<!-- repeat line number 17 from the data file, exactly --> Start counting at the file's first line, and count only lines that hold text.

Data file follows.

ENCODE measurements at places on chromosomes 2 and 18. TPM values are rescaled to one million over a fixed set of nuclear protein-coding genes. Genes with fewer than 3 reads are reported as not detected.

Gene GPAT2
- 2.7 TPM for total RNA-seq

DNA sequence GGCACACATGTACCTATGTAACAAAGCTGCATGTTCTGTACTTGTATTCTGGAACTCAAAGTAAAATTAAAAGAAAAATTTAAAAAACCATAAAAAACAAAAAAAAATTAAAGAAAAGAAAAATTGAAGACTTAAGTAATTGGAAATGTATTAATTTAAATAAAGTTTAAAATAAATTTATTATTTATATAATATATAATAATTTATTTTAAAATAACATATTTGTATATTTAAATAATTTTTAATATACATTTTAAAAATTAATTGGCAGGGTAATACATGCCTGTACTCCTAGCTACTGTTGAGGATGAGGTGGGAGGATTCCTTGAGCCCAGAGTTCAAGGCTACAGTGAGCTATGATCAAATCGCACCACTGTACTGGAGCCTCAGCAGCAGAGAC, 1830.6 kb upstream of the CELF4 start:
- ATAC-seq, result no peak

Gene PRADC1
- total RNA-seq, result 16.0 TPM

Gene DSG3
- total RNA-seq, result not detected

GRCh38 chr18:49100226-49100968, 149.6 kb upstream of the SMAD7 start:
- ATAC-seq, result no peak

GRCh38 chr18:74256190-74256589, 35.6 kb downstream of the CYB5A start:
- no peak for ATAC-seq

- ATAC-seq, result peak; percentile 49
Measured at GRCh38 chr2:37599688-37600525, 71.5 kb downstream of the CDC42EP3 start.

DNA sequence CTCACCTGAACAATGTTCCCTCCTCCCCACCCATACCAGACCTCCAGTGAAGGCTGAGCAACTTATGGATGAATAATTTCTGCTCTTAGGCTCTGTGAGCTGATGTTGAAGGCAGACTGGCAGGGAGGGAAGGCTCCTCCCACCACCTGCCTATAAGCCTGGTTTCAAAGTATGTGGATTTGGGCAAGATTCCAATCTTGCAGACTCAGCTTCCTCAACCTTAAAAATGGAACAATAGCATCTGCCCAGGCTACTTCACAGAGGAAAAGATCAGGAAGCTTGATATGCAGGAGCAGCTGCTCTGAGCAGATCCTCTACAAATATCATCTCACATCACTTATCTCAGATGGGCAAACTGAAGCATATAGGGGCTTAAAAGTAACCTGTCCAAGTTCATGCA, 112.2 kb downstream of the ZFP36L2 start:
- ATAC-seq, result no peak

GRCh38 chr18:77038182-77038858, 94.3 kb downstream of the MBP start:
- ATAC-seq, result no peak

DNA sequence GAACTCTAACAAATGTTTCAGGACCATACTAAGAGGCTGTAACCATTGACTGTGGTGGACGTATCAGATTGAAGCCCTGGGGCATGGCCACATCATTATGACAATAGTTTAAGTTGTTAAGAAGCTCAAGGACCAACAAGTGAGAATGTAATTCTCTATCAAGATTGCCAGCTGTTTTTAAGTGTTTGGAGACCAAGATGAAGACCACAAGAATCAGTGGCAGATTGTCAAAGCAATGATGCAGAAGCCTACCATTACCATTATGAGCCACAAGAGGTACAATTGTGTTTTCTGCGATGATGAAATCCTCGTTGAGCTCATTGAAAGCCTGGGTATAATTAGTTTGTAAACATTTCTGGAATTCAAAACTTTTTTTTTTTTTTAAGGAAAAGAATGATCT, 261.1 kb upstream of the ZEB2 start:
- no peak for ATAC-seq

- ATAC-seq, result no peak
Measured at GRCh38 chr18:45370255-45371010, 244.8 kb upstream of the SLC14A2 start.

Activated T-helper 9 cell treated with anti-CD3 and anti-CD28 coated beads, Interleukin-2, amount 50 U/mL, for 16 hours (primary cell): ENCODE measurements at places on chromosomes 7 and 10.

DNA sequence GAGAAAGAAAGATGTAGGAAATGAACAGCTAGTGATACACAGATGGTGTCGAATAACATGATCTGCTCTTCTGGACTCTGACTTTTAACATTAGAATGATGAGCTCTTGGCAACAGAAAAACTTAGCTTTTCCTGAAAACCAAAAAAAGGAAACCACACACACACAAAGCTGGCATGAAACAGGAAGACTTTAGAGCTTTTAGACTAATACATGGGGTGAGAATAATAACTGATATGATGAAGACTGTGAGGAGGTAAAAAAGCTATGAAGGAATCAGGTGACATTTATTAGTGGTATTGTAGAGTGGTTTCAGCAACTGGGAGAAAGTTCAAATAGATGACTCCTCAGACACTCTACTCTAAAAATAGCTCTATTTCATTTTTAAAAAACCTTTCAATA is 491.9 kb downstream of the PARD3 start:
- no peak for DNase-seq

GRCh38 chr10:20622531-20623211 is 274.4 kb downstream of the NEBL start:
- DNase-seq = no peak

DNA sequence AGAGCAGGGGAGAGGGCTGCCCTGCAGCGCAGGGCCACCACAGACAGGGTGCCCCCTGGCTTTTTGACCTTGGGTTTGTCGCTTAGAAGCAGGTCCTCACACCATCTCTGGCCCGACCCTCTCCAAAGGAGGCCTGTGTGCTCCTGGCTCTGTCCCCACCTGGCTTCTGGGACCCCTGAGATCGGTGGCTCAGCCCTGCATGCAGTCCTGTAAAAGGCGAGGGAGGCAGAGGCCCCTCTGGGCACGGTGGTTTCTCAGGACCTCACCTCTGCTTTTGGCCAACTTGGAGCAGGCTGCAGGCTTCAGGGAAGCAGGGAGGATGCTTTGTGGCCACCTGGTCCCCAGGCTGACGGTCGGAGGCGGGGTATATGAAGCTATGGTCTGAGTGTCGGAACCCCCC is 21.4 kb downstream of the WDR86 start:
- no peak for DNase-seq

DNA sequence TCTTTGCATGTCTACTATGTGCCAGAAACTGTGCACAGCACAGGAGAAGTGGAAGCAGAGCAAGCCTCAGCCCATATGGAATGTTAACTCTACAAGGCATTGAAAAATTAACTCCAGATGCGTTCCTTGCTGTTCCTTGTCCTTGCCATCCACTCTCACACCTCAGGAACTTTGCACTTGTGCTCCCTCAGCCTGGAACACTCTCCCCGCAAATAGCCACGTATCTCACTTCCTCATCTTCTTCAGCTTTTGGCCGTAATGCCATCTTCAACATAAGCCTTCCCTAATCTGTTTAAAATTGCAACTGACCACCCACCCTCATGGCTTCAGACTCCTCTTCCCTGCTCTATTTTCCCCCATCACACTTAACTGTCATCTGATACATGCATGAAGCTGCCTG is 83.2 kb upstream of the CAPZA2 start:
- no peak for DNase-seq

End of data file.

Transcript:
- ATAC-seq, result no peak